Takedown notices

A takedown notice is a notice issued by a copyright owner, or nominated agent acting on their behalf, notifying an individual or an organisation of an allegation of copyright infringement under the "safe harbour provisions". Takedown notices are generally used for websites and online content, where the material can be "taken down". Different processes are used for other formats.

Issuing takedown notices

If you believe copyright has been infringed in material where the University owns copyright, contact us.

Students and staff who that copyright has been infringed in material in which they own copyright, can issue a takedown notice. Most major websites will have information about what you should do if you think their website is infringing your copyright. Instructions for sending a takedown notice can usually be found on their copyright page or as part of their terms and conditions.

You should be aware that there are exceptions in copyright law that allow people to use copyright material for certain purposes without having to seek permission from the copyright owner. The exact nature of these provisions can vary from country to country and what is considered an infringement in one country, may be permitted in another. Read more about the exceptions that apply under Australian copyright law.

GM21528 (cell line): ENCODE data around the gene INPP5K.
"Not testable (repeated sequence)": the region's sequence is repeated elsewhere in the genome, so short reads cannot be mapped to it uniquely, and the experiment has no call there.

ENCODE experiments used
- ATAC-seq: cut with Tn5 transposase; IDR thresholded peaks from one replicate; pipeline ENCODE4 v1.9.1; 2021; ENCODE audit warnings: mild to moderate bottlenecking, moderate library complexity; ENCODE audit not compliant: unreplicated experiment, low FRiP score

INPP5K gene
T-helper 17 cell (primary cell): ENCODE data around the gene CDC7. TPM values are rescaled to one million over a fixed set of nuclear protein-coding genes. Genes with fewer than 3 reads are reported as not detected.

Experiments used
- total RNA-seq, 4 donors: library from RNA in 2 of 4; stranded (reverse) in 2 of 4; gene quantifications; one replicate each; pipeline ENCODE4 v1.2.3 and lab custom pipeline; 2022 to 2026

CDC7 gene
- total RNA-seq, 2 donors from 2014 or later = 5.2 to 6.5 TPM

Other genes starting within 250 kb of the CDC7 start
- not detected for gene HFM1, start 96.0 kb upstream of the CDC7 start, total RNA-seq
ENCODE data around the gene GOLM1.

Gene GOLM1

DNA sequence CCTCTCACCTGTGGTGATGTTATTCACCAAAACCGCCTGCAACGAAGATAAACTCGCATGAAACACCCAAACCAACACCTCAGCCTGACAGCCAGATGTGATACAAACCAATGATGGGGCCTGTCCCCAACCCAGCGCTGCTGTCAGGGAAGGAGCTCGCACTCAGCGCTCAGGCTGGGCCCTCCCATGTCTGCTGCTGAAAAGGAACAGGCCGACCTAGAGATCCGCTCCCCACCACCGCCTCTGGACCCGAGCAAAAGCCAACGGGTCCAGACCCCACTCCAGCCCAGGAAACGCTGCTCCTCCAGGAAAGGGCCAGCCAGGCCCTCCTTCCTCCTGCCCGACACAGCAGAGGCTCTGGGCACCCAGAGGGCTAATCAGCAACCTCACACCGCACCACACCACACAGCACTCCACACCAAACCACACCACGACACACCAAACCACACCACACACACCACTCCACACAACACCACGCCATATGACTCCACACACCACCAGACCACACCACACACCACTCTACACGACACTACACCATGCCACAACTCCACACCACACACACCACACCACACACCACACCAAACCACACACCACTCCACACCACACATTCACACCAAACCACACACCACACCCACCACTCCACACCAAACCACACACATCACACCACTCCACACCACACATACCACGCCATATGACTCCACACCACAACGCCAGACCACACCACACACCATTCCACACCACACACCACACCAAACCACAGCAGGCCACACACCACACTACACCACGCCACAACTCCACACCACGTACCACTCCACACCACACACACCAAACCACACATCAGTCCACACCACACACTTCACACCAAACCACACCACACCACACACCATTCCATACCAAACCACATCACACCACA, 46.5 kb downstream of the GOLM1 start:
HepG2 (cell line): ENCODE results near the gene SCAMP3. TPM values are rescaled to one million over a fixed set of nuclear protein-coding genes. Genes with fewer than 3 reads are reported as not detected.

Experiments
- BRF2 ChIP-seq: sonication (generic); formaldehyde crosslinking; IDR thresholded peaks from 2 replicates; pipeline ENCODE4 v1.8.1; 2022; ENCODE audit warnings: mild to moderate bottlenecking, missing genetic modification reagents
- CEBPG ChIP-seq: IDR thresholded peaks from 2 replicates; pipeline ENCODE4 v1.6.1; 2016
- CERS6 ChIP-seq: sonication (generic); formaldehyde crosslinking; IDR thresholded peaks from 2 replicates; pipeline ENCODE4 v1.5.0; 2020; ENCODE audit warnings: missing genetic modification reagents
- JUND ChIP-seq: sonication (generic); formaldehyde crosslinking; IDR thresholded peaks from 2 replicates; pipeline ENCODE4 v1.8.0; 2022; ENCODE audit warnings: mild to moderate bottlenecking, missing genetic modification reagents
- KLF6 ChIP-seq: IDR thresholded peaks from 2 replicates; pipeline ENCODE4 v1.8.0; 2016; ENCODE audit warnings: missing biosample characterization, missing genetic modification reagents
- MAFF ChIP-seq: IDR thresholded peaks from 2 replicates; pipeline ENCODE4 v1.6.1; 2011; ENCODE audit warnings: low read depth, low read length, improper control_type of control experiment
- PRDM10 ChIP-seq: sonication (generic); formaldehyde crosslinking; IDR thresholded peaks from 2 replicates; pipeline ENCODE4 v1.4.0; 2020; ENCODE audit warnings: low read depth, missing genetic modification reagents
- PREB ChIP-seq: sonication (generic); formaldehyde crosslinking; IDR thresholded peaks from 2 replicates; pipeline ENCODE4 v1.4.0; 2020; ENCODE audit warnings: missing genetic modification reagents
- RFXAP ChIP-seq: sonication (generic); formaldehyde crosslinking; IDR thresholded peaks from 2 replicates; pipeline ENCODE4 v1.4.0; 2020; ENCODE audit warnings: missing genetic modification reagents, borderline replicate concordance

In some cases, it may be offense to issue a takedown notice if there has been no infringement, if you are unsure whether or not an infringement has occurred, you should seek independent legal advice.

If the person or organisation to which you issued the takedown notice does not respond, you should seek independent legal advice. Students may be able to contact the Student Union Legal Service.

Receiving takedown notices

The University of Melbourne has a specific process for dealing with takedown notices and information is available on the University's disclaimer page. Generally, if a takedown notice is received it is through this procedure, but there may be copyright owners who are not aware of this process and who contact a department or individual directly. Contact may be in the form of an email, a letter or a phone call. If you are contacted regarding an allegation of copyright infringement that relates to the University (i.e. the material is on a University website or publication etc,) you should contact the Copyright Office immediately for assistance.

if you receive a take down notice for a matter that does not involve University computing or networking facilities or is not related to the University, then you will need to respond to the person issuing the takedown notice and it is recommended that you seek independent legal advice. Students may be able to contact the Student Union Legal Service. If you are unsure, whether or not the matters relates to the University business, contact the Copyright Office for clarification.